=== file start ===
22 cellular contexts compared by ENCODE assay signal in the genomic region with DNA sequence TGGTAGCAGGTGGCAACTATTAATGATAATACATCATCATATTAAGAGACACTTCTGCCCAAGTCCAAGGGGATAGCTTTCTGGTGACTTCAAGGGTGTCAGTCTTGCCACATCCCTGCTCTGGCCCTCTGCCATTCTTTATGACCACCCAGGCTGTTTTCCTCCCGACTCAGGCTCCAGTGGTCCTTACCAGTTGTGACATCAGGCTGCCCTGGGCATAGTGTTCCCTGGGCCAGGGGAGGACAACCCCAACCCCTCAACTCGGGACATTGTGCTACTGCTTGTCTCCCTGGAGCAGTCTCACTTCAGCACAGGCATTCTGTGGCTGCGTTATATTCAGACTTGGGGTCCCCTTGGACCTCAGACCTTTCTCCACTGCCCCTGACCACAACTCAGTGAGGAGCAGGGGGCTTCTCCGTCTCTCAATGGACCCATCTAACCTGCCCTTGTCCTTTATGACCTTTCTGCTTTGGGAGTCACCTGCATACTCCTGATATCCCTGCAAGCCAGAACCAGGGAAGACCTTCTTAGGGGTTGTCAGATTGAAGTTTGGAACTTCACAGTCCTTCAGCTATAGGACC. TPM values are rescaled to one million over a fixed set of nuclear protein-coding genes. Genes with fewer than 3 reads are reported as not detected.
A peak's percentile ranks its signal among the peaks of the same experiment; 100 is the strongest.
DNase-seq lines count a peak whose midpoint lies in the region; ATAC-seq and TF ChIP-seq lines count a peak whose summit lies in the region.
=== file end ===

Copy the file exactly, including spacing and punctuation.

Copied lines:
22 cellular contexts compared by ENCODE assay signal in the genomic region with DNA sequence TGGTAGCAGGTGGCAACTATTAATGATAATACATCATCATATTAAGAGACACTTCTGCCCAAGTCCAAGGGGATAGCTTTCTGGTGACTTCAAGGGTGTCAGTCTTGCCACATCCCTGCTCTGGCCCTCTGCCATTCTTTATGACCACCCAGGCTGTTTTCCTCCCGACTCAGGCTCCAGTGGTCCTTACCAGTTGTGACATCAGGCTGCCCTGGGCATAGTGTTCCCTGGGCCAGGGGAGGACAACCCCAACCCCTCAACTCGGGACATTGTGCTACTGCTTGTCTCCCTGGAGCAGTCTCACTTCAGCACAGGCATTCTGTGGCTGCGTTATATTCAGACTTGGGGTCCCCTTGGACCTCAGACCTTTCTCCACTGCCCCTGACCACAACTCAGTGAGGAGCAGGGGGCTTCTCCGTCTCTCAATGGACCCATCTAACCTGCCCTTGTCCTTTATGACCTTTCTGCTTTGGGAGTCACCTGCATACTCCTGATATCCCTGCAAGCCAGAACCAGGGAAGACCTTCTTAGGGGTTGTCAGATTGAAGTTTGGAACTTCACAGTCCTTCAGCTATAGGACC. TPM values are rescaled to one million over a fixed set of nuclear protein-coding genes. Genes with fewer than 3 reads are reported as not detected.
A peak's percentile ranks its signal among the peaks of the same experiment; 100 is the strongest.
DNase-seq lines count a peak whose midpoint lies in the region; ATAC-seq and TF ChIP-seq lines count a peak whose summit lies in the region.